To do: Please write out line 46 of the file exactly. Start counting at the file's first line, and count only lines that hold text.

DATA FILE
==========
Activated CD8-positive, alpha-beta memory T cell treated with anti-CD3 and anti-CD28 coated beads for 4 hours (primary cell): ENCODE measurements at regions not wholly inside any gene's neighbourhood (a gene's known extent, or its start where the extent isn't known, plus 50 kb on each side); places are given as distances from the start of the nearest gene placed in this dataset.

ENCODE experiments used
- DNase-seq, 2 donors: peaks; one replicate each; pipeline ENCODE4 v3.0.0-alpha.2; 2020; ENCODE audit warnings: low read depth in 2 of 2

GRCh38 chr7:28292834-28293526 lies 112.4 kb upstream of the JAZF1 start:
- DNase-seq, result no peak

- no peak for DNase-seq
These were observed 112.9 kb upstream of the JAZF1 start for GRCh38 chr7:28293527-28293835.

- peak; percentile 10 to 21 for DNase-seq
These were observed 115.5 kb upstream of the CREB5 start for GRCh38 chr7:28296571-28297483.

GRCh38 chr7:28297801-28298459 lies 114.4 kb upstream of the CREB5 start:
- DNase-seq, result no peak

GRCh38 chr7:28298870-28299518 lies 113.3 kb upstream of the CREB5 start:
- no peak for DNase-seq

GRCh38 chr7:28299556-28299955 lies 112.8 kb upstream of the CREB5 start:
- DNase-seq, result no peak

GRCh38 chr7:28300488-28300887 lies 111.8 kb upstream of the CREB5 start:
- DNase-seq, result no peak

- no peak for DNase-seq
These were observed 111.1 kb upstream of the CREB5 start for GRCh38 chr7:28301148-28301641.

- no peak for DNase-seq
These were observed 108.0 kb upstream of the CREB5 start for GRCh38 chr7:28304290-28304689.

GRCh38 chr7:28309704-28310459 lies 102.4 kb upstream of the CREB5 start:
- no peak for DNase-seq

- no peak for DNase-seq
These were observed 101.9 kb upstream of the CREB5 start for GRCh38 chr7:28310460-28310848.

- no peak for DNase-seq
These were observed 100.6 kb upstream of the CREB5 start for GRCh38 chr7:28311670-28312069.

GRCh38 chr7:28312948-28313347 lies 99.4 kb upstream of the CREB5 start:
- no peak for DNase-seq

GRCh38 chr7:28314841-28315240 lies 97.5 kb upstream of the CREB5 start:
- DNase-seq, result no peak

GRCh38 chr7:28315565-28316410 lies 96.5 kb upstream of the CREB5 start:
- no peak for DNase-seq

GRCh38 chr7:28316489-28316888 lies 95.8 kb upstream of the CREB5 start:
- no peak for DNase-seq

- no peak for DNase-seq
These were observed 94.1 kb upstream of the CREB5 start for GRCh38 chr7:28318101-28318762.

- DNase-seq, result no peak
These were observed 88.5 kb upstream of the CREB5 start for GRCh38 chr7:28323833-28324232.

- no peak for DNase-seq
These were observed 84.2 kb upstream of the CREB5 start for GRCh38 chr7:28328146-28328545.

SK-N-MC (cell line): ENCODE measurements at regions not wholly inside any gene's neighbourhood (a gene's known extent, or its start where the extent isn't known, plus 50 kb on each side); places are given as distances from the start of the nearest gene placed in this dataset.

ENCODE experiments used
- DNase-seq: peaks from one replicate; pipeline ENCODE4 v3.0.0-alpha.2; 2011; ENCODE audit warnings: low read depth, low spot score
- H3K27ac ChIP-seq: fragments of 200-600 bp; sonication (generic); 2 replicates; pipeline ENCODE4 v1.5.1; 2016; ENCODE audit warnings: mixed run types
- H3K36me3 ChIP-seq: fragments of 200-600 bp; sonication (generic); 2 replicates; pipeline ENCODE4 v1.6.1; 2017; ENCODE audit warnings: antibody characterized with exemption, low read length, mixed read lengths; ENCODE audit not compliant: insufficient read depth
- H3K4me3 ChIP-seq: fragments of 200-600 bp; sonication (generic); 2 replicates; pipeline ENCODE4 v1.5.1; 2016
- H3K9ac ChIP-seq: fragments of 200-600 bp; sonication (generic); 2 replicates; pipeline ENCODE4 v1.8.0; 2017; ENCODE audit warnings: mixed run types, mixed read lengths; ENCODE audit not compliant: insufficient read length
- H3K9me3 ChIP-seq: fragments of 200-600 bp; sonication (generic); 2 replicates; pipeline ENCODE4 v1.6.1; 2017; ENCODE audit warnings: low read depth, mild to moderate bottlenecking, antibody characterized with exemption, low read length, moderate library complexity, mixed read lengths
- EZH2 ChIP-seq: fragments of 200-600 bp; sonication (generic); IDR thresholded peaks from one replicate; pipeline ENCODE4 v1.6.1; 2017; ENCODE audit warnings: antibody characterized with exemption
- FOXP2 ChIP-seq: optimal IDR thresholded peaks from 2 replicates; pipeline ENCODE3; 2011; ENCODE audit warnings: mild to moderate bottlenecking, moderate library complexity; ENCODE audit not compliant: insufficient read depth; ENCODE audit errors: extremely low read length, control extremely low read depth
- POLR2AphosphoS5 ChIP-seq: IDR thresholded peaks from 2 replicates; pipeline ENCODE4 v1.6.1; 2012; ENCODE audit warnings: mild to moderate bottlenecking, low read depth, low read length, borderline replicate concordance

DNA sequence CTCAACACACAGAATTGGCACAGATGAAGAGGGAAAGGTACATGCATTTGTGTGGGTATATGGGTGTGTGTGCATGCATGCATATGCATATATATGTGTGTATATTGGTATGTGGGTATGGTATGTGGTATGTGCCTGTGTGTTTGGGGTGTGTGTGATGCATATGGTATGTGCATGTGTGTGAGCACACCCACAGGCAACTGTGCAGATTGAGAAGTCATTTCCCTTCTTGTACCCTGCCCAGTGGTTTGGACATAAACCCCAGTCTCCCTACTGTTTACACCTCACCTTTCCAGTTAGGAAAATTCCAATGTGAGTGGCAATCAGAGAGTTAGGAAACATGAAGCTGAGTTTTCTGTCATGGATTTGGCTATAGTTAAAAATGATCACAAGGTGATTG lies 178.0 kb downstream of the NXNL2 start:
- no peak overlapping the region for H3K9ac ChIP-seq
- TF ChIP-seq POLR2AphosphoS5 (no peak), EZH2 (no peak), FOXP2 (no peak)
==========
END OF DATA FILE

- H3K36me3 ChIP-seq: fragments of 200-600 bp; sonication (generic); 2 replicates; pipeline ENCODE4 v1.6.1; 2017; ENCODE audit warnings: antibody characterized with exemption, low read length, mixed read lengths; ENCODE audit not compliant: insufficient read depth